Arts & Culture

News Corp in talks to make joint bid for one of few sports where it has no foothold with Mexican magnate Carlos Slim.

Piers Fawkes, PSFK
  • 21 april 2011

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This article titled “Formula One subject of takeover talks by Rupert Murdoch and Carlos Slim” was written by Ben Quinn, Mark Sweney and Dominic Rushe in New York, for The Guardian on Tuesday 19th April 2011 21.15 UTC

Rupert Murdoch’s News Corp is in talks with Carlos Slim, said to be the world’s richest man, about making a joint bid for the control of Formula One motor racing – one of the few major commercial sports in which it has yet to gain a foothold.

The bid was, according to Sky News, in the early stages, with News Corp in talks about forming a consortium that would include the Mexican billionaire.

It would also be the first time that the global media group, which currently owns the rights to most live Premier League football, had taken over an entire sport and could be a major blow for the BBC.

The BBC counts F1 as the last major sport – unprotected by legislation governing its broadcast – over which it has sole broadcasting rights in the UK.

It secured the television rights to show Formula One in the UK from the 2009 season as part of a five-year deal covering all platforms and can broadcast F1 on the BBC Sport website as well as on TV and radio. However, senior managers have questioned whether the £40m a year cost of the contract is worth it at a time the BBC needs to make savings.

A spokesperson for News Corp declined to comment on what she described as “rumour and speculation”.

However, a source with knowledge of the discussions has confirmed to the Guardian that News Corp was considering options regarding F1. “News Corp going into this transaction now is premature. They are thinking about F1 and options they could take but that is all it is at this stage,” the source said.

The Concorde Agreement between F1’s governing body and the teams, which governs the distribution of commercial revenues from the sport expires at the end of next year. “They [News Corp] will do nothing until after the next Concorde meeting – there is no way to possibly value or plan until after that,” the source added.

News Corp already has its hands full with a very real attempt to take over the broadcaster BSkyB. The path for its proposed £8bn purchase of the 61% of BSkyB it does not already own was cleared in March when the culture secretary, Jeremy Hunt, approved News Corp’s plan to separate off Sky News.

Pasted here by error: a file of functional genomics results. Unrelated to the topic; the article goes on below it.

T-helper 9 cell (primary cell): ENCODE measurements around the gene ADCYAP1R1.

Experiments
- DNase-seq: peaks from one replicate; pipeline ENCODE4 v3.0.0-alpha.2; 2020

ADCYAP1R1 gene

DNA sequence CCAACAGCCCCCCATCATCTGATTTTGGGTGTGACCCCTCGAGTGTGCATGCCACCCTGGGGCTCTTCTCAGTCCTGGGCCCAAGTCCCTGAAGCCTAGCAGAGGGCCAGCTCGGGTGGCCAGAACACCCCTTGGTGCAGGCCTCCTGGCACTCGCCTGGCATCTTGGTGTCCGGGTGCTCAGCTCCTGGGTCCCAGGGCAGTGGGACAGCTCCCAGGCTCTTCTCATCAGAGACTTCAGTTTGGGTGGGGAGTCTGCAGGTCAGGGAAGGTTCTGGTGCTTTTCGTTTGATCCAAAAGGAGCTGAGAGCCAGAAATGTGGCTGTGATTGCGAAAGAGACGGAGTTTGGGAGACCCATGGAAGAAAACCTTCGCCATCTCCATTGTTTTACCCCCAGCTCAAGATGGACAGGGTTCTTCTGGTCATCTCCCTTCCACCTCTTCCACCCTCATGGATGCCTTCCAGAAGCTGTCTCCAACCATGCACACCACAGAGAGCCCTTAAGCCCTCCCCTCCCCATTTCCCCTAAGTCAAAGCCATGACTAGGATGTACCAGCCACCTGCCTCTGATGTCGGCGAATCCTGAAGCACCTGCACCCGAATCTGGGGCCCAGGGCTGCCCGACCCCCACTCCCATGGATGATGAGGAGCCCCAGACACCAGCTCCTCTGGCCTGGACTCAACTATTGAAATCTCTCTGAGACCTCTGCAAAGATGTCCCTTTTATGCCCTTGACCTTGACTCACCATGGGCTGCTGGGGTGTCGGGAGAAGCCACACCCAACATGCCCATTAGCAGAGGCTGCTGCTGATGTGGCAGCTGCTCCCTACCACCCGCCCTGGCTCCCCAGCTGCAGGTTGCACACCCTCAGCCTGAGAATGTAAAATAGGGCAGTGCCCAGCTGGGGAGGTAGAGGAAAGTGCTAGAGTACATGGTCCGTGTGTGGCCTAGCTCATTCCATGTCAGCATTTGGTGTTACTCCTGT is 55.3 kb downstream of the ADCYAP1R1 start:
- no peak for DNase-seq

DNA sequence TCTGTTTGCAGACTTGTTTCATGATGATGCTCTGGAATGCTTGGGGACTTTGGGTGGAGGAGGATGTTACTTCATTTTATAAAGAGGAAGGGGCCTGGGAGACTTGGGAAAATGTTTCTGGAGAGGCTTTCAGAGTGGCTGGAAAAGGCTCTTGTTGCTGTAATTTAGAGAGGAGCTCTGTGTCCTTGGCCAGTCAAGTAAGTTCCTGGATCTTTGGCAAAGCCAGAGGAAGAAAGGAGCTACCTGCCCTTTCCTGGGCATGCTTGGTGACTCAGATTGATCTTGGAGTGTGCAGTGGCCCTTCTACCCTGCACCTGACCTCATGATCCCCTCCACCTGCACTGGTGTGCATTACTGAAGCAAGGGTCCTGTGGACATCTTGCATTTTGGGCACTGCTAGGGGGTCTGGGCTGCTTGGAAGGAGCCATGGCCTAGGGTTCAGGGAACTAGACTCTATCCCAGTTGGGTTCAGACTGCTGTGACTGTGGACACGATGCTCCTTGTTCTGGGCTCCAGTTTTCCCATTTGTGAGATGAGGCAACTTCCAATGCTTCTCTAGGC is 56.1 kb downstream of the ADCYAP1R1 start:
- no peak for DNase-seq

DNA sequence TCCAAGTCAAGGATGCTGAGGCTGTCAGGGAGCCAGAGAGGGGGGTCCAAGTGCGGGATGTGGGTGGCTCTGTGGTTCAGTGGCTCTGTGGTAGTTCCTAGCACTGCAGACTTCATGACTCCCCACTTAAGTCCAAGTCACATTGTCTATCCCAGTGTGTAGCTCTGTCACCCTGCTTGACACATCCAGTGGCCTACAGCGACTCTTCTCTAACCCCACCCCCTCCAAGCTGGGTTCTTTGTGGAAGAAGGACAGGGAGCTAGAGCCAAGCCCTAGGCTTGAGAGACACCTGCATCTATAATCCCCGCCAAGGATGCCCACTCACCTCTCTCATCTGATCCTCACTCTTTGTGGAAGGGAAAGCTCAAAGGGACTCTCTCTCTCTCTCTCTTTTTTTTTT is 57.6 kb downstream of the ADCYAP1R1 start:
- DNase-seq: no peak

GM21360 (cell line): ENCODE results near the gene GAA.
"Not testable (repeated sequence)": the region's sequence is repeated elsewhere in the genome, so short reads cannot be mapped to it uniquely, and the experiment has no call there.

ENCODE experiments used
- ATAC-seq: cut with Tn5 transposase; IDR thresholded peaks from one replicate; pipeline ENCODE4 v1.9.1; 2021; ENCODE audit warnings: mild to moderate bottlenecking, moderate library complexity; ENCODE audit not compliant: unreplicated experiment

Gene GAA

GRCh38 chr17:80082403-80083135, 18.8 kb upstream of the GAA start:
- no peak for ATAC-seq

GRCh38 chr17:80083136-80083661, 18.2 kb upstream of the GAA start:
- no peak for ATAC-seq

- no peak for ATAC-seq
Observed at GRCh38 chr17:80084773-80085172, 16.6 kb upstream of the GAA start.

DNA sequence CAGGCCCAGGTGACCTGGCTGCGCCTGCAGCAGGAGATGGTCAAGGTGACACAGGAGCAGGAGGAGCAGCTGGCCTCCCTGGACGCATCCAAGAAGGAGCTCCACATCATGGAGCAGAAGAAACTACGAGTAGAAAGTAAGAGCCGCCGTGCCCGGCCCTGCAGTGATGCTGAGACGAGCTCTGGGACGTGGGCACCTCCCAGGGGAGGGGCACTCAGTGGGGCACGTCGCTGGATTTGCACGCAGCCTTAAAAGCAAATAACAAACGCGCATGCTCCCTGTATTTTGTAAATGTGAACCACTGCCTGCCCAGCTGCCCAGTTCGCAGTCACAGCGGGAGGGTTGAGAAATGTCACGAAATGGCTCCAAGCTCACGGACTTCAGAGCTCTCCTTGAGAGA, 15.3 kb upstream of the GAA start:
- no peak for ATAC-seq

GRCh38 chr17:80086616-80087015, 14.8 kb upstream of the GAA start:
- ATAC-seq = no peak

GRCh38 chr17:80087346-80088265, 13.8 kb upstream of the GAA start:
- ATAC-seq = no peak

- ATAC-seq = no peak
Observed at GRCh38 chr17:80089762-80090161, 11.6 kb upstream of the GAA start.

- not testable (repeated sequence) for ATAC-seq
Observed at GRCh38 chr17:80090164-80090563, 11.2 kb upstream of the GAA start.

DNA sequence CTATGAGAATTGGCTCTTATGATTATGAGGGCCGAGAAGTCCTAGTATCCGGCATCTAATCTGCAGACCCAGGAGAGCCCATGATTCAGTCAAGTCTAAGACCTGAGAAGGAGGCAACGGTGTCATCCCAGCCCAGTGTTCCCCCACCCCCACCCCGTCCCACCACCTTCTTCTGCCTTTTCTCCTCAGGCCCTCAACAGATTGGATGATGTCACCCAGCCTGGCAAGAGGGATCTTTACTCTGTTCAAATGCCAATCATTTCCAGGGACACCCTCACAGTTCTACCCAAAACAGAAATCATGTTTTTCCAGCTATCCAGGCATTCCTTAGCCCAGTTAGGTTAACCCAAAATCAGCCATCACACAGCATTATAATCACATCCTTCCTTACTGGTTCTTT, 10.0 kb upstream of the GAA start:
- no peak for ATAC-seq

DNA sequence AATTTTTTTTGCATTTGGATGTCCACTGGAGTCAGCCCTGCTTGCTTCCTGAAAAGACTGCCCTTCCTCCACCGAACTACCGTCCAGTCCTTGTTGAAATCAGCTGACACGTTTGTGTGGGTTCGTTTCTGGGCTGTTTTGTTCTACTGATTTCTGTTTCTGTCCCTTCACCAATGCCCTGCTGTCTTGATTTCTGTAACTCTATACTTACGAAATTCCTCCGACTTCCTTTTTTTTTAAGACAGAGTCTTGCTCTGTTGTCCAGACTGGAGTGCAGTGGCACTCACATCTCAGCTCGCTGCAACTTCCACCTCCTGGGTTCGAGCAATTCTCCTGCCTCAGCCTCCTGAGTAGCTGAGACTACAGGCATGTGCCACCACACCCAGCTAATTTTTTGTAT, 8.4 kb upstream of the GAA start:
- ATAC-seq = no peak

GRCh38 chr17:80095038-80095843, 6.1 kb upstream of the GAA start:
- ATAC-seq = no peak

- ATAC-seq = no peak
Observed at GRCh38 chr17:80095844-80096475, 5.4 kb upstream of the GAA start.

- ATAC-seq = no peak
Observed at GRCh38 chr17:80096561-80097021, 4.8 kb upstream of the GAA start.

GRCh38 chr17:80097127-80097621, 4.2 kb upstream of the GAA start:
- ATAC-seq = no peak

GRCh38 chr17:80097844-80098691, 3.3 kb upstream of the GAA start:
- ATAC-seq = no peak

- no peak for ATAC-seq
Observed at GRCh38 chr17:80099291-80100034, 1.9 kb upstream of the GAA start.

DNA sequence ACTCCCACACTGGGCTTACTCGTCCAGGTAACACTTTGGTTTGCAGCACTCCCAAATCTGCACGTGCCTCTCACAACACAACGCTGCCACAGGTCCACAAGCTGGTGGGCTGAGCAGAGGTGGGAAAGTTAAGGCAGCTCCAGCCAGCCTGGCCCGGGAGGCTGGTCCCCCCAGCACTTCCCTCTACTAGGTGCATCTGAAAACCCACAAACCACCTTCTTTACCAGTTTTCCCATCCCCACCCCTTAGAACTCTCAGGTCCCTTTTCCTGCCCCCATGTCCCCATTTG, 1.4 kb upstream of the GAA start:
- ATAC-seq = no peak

F1’s current majority stakeholder, the private equity group CVC Capital Partners, was reported to be unaware of News Corp’s interest, according to Sky News, which said there was no contact between them.

Aside from CVC’s holdings, the ownership of F1 is held by a mosaic of different, smaller companies.

JP Morgan, the Wall Street bank which was a former F1 shareholder, was reported to be advising News Corp about the bid and said that taking part in a consortium was one of several options that News Corp is examining in relation to motor racing.

Mark Kleinman, Sky’s business editor, said he had been told that the bid was at “an embryonic stage”.

He added that James Murdoch, News Corp’s deputy chief operating officer, was involved in the company’s discussions with prospective partners. “The company is kicking the tyres, as you would expect, given that there may be a serious business opportunity to examine in relation to F1,” Kleinman quoted a person close to the sport as saying yesterday.

“It has been approached by a number of potential co-investors and is thinking about its options but there is a very real chance that it will come to nothing.”

CVC Capital Partners, which paid more than .5bn to gain control of F1 in 2005, declined to comment.

Any bid involving News Corp would face calls for regulatory scrutiny, because of rights issues involved and the political heat that surrounds the media firm.

A source told the Guardian that when CVC gained control of F1, European regulators “looked extremely hard” at the deal and he believes that given News Corporation’s control of rights and sports there could be regulatory hurdles.

Also, both the FIA, F1’s governing body, and its chief executive, Bernie Ecclestone, are considered, pretty much, to have veto rights on new owners.

“Unless any bidder – be it News Corp, its partners or a rival – is welcomed by Bernie nothing is happening,” said the source.

News Corp is already facing investigations over its takeover of the remaining shares in BSkyB as well as the ongoing probe into its newspapers involvement in the illegal phone hacking scandal.

As well as regulatory scrutiny, a takeover might also face stiff opposition from some in the car industry who have been in favour of it remaining a free-to-air television event because of the large audiences it delivers for each race.

In the meantime, CVC faces issues of its own. The British entrepreneur billionaire Bernie Ecclestone has been questioned by German authorities about an alleged multi-million pound bribery scandal involving the sale to CVC. Ecclestone is not the subject of the investigation and is co-operating with the authorities.

Officials are trying to establish who paid about m (£33m) to Gerhard Gribkowsky, a former banker with state-owned BayernLB who oversaw F1’s sale to CVC in 2006; they are believed to be planning to question CVC executives. Gribkowsky was arrested in January.

F1 would be a small investment for Slim. Last month, the 71-year-old was named the world’s richest man by Forbes magazine – worth bn, most of which is wrapped up in América Móvil, Latin America’s largest mobile phone company. © Guardian News & Media Limited 2010

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